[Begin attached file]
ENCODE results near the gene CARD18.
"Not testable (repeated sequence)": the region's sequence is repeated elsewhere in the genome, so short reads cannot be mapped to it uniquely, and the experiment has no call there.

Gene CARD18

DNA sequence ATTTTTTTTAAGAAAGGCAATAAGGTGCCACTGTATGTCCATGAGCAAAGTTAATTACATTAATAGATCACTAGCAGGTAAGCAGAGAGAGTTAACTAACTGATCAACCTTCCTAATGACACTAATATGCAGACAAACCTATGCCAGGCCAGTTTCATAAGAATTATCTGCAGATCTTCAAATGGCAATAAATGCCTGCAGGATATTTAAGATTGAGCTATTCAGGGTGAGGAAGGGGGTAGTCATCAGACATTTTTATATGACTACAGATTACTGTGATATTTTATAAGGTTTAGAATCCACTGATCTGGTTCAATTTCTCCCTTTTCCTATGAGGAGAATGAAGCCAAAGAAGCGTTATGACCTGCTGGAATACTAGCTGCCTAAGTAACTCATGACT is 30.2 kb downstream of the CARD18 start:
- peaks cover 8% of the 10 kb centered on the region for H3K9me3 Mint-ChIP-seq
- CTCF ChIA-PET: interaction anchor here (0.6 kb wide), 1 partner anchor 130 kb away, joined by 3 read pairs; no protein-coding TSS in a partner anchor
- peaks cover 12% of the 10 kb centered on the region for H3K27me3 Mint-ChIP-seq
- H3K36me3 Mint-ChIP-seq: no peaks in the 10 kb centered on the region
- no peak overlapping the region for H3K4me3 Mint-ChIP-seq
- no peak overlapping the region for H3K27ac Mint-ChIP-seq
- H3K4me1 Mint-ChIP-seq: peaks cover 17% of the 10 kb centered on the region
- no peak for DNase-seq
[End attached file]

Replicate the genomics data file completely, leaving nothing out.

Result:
ENCODE results near the gene CARD18.
"Not testable (repeated sequence)": the region's sequence is repeated elsewhere in the genome, so short reads cannot be mapped to it uniquely, and the experiment has no call there.

Gene CARD18

DNA sequence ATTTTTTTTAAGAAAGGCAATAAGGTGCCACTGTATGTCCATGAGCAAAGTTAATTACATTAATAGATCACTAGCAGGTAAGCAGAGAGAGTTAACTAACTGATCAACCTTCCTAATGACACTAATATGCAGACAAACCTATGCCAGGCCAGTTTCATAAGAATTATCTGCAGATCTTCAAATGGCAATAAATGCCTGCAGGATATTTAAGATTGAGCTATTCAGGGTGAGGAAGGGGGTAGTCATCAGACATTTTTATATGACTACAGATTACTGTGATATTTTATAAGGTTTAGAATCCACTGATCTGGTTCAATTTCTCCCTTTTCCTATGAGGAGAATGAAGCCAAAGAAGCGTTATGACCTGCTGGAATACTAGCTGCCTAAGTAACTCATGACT is 30.2 kb downstream of the CARD18 start:
- peaks cover 8% of the 10 kb centered on the region for H3K9me3 Mint-ChIP-seq
- CTCF ChIA-PET: interaction anchor here (0.6 kb wide), 1 partner anchor 130 kb away, joined by 3 read pairs; no protein-coding TSS in a partner anchor
- peaks cover 12% of the 10 kb centered on the region for H3K27me3 Mint-ChIP-seq
- H3K36me3 Mint-ChIP-seq: no peaks in the 10 kb centered on the region
- no peak overlapping the region for H3K4me3 Mint-ChIP-seq
- no peak overlapping the region for H3K27ac Mint-ChIP-seq
- H3K4me1 Mint-ChIP-seq: peaks cover 17% of the 10 kb centered on the region
- no peak for DNase-seq